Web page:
If Fort Worth wants to save LaGrave Field, let’s do it.
But let’s do it as an events center for the entire city, not just for the transient business of independent league baseball.
Panther Island officials have signed an agreement to trade nearby land for $1.3 million and the decaying 2002 ballpark. The agreement in turn calls for leasing it to a charity foundation currently led by a former Fort Worth Cats executive.
If LaGrave is going to be run as a community charitable cause, the governing foundation board should fairly reflect the entire community.
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Baseball, soccer and other men’s and women’s sports interests should be represented in the LaGrave management. So should arts groups and city, school and higher education officials.
LaGrave already failed as a private business.
If it’s going to succeed — and that is a big “if” — then “saving LaGrave” will have to become everybody’s business.
There is clearly an occasional demand for a boutique public stadium, particularly one with a striking view of downtown, until apartments and shops surround it on Panther Island as part of the new project along the West Fork of the Trinity River.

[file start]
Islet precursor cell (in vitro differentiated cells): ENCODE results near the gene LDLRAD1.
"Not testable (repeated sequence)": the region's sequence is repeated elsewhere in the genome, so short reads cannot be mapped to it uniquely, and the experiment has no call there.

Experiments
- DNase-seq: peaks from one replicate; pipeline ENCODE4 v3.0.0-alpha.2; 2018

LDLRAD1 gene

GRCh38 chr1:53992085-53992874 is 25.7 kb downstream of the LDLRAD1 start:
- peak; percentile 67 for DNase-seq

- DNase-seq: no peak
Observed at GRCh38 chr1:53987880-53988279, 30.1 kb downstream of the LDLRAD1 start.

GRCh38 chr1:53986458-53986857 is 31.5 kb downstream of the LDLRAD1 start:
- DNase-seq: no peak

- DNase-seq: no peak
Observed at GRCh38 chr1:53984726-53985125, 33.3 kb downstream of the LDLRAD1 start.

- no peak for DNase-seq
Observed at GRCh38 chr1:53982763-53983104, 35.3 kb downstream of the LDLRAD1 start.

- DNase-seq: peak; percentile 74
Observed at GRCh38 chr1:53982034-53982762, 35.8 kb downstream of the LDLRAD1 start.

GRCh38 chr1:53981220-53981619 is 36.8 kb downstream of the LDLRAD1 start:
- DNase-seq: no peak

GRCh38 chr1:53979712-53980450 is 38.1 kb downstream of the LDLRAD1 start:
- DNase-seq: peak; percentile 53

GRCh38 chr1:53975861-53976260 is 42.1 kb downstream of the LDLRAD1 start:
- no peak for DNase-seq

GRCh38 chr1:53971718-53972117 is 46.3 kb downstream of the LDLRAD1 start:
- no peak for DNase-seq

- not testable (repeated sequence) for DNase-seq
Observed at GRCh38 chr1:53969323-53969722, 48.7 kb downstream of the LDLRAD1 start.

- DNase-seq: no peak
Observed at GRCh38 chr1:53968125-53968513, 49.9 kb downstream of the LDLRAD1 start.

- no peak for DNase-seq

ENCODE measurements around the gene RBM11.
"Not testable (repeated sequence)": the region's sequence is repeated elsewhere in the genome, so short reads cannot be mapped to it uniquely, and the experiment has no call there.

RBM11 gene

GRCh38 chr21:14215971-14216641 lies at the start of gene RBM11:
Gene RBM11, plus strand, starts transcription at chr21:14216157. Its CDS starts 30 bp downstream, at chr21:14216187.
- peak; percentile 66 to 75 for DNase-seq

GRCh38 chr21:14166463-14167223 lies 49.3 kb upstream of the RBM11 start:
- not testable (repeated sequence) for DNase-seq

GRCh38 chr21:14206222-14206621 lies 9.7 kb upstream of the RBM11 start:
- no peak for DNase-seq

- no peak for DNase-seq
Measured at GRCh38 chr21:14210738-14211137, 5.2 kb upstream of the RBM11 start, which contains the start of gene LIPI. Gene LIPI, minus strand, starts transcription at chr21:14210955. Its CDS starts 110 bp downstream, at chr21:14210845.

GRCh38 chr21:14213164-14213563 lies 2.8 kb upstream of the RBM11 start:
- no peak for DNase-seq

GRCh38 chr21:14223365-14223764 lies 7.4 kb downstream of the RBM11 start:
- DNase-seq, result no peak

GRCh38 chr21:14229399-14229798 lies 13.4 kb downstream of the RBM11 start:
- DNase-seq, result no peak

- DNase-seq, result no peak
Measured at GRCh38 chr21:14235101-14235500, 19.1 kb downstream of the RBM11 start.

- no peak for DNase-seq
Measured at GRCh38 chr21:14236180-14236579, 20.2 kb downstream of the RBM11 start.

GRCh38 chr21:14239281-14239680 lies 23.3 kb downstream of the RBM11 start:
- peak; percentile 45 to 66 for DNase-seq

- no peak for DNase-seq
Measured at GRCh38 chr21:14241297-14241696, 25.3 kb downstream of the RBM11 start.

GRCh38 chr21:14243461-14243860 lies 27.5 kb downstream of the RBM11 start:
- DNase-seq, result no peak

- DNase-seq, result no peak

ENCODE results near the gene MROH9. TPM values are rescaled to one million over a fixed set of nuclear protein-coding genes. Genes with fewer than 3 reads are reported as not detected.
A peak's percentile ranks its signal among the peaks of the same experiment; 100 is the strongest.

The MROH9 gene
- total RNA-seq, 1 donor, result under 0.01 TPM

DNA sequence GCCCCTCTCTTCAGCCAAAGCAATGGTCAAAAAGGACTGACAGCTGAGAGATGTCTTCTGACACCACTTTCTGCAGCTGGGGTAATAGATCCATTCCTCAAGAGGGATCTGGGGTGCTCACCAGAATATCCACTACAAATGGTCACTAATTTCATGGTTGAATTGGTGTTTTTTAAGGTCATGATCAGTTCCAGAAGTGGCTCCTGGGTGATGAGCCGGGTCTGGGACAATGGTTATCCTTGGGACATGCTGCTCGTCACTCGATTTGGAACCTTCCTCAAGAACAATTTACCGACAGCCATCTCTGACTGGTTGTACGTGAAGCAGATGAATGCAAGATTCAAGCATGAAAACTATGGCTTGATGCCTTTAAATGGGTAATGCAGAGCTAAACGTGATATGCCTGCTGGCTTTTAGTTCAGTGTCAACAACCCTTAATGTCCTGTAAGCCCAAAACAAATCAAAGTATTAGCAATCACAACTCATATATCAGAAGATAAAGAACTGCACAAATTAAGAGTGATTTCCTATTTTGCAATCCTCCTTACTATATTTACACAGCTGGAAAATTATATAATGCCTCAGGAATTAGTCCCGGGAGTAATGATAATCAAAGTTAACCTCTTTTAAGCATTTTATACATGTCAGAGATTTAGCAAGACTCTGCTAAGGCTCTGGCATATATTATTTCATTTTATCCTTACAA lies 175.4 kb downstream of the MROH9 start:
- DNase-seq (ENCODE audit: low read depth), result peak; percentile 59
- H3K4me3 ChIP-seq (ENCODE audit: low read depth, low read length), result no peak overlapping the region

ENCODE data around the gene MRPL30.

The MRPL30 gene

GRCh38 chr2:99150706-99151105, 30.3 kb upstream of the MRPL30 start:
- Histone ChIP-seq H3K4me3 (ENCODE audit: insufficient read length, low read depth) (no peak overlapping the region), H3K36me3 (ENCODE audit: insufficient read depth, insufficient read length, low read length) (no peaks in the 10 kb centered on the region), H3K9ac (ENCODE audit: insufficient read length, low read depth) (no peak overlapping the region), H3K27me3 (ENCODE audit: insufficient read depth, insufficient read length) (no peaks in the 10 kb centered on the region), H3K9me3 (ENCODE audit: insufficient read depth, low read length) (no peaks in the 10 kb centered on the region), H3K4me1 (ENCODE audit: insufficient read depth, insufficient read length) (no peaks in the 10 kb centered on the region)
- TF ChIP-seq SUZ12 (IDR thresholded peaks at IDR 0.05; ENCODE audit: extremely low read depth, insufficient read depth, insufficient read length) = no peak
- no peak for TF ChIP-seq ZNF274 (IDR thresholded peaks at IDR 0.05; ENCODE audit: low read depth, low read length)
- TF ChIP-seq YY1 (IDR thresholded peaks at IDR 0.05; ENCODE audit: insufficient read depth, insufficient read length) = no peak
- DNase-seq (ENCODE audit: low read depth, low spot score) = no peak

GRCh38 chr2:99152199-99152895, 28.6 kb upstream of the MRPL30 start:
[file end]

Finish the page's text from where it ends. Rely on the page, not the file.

Soccer — either minor league or independent — is one likely tenant. A new Cats independent baseball team would also surface, maybe in a new league against an already-announced team in Dallas.
Concerts, festivals, ceremonies and college or high school sports events might fill out a schedule. If a concert’s too small for the new Dickies Arena, it might go to LaGrave.
If all this sounds uncertain, it is.
Directors of the Fort Worth-based Tarrant Regional Water District have voted to make the land swap with Houston-based Panther Acquisition Partners, one of the largest developers and investors on Panther Island.
But the deal depends on whether the Decatur-based Save LaGrave Foundation led by former Cats executive Scott Berry can deliver $4 million up front. The foundation is also expected to pay the water district and another $3 million within 18 months.
If LaGrave’s purpose is too narrow and the project founders, water district directors will be stuck with a suffering ballpark, and the project may face closure for the third time since the original stadium on the site was built in 1926.
For 17 years, this Editorial Board has consistently said that LaGrave should remain in private hands and thrive or fail as a taxpaying business. That did not work out.
If it’s becoming a public civic arena, let’s make sure it benefits the entire city.